The bishops of the Catholic Diocese of San Angelo and the Episcopal Diocese of Northwest Texas have issued statements concerning the coronavirus. The provide tips, suggestions, some changes in services and practices, and yes, prayers.

Bishop, Episcopal Diocese of Northwest Texas

If an angel appeared to us today, I suspect the message might be, “Stay calm and wash your hands.”


Bishop Mayer

Good information is a powerful way to combat fear.  With the coronavirus and widespread news of a possible pandemic, good information is vital.

The diocesan communication staff has been regularly updating information on the diocesan webpage about good precautions to take, resources to use, and ways to protect yourself and your congregations.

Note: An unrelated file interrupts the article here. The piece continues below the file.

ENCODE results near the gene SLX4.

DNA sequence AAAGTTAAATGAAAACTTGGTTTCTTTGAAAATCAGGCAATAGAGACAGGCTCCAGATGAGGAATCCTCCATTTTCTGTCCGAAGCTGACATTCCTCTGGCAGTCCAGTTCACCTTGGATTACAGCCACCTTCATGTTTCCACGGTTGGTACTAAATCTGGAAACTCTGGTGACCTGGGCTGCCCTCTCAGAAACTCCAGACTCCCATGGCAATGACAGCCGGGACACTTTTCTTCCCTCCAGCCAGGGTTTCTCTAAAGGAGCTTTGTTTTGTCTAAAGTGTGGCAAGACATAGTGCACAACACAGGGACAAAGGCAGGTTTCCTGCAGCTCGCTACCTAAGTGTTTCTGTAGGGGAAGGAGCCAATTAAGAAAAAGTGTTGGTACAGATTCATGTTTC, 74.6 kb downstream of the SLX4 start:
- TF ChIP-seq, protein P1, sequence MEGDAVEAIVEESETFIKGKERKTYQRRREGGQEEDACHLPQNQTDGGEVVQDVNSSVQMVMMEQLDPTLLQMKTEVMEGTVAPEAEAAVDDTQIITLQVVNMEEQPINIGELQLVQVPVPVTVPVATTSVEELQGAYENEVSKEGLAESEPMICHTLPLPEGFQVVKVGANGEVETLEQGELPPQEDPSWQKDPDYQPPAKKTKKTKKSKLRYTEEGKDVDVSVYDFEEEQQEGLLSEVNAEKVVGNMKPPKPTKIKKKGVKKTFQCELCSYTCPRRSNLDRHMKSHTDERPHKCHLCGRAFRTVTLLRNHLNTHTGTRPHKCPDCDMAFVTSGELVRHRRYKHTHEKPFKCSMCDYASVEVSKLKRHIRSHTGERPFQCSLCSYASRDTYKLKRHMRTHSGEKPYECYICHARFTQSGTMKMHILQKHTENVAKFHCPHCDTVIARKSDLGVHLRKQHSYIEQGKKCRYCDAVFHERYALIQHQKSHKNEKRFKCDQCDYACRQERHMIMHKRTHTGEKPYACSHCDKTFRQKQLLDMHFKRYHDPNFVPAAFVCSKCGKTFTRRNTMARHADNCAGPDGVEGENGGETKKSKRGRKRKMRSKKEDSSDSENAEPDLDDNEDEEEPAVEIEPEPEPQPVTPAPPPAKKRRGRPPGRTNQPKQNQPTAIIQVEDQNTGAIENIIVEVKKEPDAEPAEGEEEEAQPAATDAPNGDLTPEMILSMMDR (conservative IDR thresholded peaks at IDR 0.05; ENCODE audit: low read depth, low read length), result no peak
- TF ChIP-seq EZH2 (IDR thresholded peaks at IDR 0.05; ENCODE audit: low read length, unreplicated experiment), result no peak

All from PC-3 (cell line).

The first one is the simplest one – stay calm and wash your hands. Soap and water destroy the outer membrane surrounding the virus and kills it.  If you are worried about the common cup, it is perfectly fine to not take the wine at all. Avoid intinction. The sacrament is just as complete in either the bread or the wine as it is in both.

Go to this link to see a wealth of good resources and preventive measures, and to this link  to see information compiled by the Rev. Nancy Springer, Rector of St. Nicholas Episcopal Church, Midland, and also the Disaster Preparedness Coordinator for the Diocese of Northwest Texas.

Go to this link to watch a five-minute video explanation by a Canadian physician of what the virus is, what it does, and how we can stop it.